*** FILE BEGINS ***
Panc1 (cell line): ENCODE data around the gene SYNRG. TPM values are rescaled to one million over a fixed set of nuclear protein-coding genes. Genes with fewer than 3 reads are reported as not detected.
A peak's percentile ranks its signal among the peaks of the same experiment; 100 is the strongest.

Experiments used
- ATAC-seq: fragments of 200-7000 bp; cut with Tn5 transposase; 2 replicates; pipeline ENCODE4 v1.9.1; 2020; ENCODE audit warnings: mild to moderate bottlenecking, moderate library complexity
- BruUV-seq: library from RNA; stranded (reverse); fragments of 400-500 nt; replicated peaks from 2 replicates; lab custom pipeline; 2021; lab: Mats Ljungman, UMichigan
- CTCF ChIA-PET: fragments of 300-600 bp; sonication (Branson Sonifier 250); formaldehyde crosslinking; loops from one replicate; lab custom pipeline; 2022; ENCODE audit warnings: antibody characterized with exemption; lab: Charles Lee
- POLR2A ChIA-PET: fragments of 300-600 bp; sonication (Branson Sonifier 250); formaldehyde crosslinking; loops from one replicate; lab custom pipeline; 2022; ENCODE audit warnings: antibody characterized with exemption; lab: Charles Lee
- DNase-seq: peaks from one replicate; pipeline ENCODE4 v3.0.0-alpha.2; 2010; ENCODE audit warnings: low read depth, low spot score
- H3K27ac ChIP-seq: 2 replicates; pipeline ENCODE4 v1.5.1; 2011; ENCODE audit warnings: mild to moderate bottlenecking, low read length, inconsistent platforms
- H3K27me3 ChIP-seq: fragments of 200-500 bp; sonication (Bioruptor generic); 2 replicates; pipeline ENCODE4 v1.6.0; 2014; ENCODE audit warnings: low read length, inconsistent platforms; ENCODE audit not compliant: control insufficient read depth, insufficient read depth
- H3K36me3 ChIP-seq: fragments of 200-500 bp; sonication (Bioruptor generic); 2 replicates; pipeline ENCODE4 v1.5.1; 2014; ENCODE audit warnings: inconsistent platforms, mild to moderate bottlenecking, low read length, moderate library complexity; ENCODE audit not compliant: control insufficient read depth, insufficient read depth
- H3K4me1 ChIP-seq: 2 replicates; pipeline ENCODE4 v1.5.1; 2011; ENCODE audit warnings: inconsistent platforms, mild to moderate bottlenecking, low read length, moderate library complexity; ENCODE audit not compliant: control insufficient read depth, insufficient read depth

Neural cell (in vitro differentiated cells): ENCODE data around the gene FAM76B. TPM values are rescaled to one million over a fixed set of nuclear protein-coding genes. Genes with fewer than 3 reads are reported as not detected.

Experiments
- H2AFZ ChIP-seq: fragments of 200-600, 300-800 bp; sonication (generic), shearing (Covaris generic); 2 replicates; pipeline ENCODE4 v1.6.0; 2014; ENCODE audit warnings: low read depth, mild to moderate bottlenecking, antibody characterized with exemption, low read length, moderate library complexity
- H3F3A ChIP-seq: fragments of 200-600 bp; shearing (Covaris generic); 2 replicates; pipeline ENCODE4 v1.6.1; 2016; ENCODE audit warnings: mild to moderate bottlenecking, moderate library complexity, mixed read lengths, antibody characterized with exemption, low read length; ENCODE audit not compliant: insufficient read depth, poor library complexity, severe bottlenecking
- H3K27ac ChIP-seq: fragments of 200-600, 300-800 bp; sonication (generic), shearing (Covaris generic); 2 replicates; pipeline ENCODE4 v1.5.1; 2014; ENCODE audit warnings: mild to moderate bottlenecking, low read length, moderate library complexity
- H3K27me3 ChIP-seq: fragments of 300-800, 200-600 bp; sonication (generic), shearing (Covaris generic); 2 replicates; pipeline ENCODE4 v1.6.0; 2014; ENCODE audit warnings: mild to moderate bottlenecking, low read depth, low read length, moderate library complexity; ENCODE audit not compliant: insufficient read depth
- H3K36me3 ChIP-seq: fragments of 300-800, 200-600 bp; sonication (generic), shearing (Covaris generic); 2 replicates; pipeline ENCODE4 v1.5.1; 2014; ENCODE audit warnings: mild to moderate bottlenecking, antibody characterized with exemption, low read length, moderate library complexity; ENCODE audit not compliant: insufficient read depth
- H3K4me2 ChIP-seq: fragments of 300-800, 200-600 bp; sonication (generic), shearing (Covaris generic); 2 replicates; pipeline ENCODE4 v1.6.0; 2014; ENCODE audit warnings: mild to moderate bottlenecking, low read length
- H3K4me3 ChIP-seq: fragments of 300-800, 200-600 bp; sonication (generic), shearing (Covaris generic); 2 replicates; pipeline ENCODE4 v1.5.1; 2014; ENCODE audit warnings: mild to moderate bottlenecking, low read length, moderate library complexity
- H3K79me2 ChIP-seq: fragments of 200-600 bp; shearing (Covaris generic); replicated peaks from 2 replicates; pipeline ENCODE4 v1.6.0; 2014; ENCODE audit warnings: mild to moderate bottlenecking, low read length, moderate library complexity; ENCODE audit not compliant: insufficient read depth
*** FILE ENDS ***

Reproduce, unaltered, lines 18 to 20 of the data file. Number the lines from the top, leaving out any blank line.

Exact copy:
- H3K27me3 ChIP-seq: fragments of 300-800, 200-600 bp; sonication (generic), shearing (Covaris generic); 2 replicates; pipeline ENCODE4 v1.6.0; 2014; ENCODE audit warnings: mild to moderate bottlenecking, low read depth, low read length, moderate library complexity; ENCODE audit not compliant: insufficient read depth
- H3K36me3 ChIP-seq: fragments of 300-800, 200-600 bp; sonication (generic), shearing (Covaris generic); 2 replicates; pipeline ENCODE4 v1.5.1; 2014; ENCODE audit warnings: mild to moderate bottlenecking, antibody characterized with exemption, low read length, moderate library complexity; ENCODE audit not compliant: insufficient read depth
- H3K4me2 ChIP-seq: fragments of 300-800, 200-600 bp; sonication (generic), shearing (Covaris generic); 2 replicates; pipeline ENCODE4 v1.6.0; 2014; ENCODE audit warnings: mild to moderate bottlenecking, low read length